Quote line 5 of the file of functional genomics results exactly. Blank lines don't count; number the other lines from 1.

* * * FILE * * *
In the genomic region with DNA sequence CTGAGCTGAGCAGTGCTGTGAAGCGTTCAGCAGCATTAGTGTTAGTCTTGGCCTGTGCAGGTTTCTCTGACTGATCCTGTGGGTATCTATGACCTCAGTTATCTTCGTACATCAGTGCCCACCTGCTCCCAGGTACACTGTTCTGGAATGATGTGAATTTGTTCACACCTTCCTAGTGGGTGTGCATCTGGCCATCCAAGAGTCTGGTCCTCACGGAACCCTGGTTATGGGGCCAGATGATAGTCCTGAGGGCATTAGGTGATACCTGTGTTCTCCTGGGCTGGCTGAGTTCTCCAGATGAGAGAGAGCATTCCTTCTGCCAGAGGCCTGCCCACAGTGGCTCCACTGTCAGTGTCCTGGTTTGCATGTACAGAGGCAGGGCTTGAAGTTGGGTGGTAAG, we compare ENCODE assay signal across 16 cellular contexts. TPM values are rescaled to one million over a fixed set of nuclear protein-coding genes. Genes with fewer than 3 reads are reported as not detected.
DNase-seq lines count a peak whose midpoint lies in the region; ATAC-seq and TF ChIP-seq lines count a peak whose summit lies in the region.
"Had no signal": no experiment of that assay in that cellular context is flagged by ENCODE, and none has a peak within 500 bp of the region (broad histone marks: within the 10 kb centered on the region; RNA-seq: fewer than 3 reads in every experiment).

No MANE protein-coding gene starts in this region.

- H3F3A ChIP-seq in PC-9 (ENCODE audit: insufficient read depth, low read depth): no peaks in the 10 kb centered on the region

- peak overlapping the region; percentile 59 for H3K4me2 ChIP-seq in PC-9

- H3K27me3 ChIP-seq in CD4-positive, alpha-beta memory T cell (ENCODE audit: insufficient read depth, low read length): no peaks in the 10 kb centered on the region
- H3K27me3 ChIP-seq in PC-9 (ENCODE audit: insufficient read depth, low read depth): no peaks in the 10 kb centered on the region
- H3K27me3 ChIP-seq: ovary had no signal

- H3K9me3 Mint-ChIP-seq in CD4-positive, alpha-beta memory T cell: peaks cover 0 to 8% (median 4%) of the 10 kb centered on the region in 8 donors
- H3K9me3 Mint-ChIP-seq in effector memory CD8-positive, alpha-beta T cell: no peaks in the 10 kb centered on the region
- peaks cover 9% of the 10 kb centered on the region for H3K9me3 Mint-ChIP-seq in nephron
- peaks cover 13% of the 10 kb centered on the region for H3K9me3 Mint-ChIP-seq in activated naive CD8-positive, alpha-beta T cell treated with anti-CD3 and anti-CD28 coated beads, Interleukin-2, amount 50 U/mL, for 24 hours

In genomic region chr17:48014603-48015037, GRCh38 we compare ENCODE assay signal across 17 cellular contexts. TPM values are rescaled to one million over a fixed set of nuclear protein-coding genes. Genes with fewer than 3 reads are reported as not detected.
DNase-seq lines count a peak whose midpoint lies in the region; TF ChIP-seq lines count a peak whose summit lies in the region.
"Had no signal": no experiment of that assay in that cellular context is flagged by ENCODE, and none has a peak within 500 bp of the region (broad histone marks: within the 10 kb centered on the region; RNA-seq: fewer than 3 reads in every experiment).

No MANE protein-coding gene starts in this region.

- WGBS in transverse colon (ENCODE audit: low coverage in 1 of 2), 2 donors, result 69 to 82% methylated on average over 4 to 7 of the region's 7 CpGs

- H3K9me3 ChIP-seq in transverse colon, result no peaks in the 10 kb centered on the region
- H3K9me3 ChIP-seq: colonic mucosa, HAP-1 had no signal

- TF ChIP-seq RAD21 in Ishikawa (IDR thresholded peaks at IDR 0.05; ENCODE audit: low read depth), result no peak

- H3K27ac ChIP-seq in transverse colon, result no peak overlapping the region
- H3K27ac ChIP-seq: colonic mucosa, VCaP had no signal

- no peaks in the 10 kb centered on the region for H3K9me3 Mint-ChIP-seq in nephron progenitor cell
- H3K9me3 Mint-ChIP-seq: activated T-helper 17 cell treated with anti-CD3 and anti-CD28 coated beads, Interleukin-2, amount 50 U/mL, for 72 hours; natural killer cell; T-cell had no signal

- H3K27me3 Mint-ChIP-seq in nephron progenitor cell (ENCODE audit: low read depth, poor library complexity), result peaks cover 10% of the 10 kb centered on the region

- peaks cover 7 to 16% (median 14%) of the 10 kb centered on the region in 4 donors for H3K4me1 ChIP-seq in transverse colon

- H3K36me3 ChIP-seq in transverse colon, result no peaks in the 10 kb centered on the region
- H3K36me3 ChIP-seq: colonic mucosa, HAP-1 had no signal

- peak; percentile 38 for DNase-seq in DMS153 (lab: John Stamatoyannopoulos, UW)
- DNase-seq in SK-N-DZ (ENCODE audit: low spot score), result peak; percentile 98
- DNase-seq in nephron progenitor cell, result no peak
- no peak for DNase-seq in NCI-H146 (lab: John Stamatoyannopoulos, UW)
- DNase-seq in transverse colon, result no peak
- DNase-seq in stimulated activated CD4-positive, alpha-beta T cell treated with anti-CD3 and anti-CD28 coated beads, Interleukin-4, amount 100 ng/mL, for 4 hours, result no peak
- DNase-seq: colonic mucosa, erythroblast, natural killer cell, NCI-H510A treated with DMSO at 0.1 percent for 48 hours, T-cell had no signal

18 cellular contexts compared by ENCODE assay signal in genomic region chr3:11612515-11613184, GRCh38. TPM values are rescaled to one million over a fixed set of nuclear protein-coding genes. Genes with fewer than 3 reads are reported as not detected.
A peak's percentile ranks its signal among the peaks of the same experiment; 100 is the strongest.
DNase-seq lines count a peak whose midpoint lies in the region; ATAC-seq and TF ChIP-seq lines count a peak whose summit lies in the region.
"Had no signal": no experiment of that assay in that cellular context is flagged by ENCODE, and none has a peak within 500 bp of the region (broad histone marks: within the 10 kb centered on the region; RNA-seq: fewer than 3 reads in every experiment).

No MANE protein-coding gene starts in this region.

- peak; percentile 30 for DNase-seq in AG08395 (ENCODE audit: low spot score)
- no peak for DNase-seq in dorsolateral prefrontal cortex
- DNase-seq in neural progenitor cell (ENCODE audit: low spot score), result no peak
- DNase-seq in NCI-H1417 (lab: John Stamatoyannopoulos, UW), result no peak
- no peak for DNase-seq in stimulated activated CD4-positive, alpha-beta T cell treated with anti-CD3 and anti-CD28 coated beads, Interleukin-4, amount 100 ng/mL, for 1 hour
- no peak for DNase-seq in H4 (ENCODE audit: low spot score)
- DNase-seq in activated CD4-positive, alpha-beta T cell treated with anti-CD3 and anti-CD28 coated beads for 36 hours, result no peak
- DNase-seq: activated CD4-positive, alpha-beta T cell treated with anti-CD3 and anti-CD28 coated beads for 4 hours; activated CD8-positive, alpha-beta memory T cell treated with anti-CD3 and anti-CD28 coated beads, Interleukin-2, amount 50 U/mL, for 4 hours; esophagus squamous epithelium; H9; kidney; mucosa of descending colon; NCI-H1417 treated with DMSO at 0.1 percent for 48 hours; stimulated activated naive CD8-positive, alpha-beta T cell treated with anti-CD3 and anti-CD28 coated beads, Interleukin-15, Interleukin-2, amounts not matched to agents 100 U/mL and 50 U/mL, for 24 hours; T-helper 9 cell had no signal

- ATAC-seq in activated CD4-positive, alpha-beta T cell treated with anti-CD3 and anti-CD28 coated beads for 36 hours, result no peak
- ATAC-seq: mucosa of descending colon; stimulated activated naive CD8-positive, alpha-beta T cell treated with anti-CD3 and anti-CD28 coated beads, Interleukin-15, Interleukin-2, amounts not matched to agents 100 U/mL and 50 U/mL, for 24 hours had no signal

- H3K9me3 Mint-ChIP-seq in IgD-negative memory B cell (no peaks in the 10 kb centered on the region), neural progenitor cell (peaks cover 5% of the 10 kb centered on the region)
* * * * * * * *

- H3F3A ChIP-seq in PC-9 (ENCODE audit: insufficient read depth, low read depth): no peaks in the 10 kb centered on the region